Valve quietly hides Steam Machine section from its game store after years of neglect

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Valve has gone ahead and quietly hidden a link to its Steam Machines webpage from the Steam store itself, a move indicative of the ill-fated project to push a console-like transition for gaming PCs in the living room. The move, noticed by PC Gamer today, doesn’t mean Steam Machines can no longer be purchased. You can still find the live link here, and you can even purchase the recommended Alienware Alpha Steam Machine from Dell if so choose, as well as the Valve-designed SteamOS controller over on Amazon. But the “hardware” tab on Steam now only shows the Steam Controller, the HTC Vive headset, and Valve’s game streaming service Steam Link.

It’s clear Steam Machines are no longer a priority for Valve, which couldn’t overcome the product…

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This tweak hides the Home Bar at the bottom of the iPhone X

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The iPhone X lacks a Home Button, so Apple created the Home Bar to take its place. Swiping up on the Home Bar lets users unlock their device, return home from apps, and access the App Switcher, but the Home Bar itself isn’t very aesthetically-pleasing in the long run.

Given the circumstances, a new free jailbreak tweak called ByeHomeBottomBarX by iOS developer CydiaGeek has been released in Cydia this week. As the name suggests, this tweak efficiently hides the Home Bar from view…. Read the rest of this post here

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Vivo’s all-screen concept phone hides a pop-up selfie cam

When I think of funky, ambitious smartphones, I don't usually think of the name Vivo. That began to change after seeing a phone with an in-display fingerprint sensor — the world's first, actually — a month ago at CES. Now, after playing with the co…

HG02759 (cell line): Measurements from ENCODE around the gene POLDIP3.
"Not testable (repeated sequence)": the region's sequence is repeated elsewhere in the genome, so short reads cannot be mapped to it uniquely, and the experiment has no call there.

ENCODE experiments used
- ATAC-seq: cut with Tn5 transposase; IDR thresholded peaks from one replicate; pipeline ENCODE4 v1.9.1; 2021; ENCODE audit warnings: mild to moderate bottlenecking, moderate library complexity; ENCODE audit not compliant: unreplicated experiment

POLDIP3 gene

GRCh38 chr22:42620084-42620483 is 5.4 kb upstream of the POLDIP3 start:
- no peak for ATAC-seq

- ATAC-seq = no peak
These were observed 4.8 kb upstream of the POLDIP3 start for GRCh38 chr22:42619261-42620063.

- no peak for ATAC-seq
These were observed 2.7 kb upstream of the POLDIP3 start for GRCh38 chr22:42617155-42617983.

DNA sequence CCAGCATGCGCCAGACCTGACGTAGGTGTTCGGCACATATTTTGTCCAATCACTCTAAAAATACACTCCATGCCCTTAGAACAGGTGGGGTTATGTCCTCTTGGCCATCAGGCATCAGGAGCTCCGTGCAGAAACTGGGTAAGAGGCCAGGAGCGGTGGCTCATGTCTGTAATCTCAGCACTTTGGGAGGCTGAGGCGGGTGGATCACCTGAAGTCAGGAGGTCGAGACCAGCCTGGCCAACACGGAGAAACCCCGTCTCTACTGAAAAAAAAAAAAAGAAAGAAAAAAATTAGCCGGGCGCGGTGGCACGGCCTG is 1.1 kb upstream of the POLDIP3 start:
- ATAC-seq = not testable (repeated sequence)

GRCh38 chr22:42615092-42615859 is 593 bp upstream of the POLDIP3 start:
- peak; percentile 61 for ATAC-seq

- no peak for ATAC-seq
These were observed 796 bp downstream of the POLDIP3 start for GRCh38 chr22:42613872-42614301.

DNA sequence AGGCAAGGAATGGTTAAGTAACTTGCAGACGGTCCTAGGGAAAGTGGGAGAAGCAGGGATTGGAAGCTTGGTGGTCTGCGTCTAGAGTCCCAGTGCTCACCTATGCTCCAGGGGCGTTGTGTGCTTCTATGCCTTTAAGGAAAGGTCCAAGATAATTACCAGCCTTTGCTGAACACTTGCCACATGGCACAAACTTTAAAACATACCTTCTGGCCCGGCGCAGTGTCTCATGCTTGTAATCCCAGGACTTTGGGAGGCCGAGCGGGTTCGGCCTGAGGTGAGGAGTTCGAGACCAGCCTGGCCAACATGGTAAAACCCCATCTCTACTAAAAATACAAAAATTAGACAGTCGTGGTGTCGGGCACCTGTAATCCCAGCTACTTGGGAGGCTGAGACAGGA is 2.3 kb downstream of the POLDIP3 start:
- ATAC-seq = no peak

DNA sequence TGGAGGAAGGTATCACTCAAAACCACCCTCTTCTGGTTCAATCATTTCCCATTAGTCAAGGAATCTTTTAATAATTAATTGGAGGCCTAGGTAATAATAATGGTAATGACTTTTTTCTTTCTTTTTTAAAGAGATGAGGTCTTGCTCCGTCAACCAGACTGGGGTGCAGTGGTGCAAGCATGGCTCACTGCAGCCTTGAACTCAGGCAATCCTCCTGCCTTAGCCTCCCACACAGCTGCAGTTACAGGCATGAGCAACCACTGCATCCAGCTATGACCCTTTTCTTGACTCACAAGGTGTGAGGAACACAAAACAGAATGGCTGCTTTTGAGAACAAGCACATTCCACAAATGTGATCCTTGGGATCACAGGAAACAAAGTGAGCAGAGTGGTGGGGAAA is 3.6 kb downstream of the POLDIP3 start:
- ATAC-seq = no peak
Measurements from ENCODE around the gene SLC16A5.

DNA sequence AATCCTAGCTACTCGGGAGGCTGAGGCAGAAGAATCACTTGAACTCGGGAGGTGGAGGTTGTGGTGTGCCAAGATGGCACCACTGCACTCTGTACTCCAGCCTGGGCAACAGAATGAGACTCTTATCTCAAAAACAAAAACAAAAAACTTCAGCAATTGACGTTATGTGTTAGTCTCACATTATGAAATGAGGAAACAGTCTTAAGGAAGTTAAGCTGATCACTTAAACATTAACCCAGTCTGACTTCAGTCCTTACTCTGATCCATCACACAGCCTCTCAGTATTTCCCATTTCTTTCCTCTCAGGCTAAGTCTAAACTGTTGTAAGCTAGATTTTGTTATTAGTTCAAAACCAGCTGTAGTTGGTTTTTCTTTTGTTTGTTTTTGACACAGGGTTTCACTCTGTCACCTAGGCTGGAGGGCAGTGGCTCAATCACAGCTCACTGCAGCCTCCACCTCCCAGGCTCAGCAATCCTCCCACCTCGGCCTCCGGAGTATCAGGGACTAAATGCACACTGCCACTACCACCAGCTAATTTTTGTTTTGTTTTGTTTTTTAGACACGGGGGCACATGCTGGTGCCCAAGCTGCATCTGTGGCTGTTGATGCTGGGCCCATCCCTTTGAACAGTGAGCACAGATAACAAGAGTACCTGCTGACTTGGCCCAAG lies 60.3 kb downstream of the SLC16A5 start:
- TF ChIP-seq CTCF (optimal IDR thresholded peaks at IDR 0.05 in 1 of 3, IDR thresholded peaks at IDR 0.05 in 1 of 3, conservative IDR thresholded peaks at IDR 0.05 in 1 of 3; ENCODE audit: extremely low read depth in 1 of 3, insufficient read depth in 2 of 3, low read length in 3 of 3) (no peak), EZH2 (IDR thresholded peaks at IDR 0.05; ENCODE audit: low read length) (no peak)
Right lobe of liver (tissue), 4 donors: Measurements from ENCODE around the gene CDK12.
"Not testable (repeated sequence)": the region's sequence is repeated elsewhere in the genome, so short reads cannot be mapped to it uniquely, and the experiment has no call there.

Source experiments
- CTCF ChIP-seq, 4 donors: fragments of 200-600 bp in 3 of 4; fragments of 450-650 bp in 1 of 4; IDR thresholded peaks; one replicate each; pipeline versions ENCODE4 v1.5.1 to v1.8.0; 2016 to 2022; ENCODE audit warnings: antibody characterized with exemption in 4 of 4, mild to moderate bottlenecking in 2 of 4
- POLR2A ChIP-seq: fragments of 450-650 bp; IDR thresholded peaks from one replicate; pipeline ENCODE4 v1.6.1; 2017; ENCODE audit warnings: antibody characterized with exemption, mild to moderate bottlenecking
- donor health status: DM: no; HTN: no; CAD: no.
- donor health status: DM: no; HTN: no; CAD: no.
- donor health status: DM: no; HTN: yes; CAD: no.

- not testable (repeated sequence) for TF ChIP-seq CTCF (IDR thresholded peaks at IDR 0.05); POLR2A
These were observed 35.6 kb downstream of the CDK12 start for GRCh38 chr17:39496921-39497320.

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This App Hides the iPhone X’s Infamous Sensor Notch

Love it or hate it, the iPhone X has a non-removable sensor notch. But while Apple has embraced the notch, you don’t necessarily have to.

Over the weekend, Apple approved a new app by Axiem Systems succinctly titled Notch Remover. Of course, the app doesn’t actually remove the notch (which is physically impossible), it helps to mask it.

Basically, Notch Remover is a tool to add a black bar across the top of images, which can then be made a wallpaper for either the Lock or Home screen in Settings.

The result is a clean black bar across the top of the iPhone X, which removes the ears on either side of the top of the display.

The various status indicators on the left and right sides of the notch will still be there, they’ll just be incorporated into the “new,” solid black sensor bar.

But, as stated above, because the notch is a physical design feature, the app can’t actually remove it. The sensor notch will still be present in apps — both of the native and third-party variety — and when watching video.

Still, it’s interesting that Apple even approved the app in the first place. The company has urged app developers not to mask or hide the sensor notch in its Human Interface Guidelines for the iPhone X. In fact, those guidelines specifically state that developers shouldn’t “attempt to hide the device’s round corners, sensor housing, or indicator for accessing the home screen by placing black bars at the top or bottom of the screen. Don’t use visual adornments like brackets, bezels, shapes or instructional text to call special attention to these areas, either.”

On the other hand, the app doesn’t necessarily add any UI/UI elements per se. It’s essentially a simple image editor that finds a clever way to mask the notch. Apple’s guidelines apply to the UI elements of third-party apps: the loophole here being that Notch Remover doesn’t break Apple’s rules with its own interface.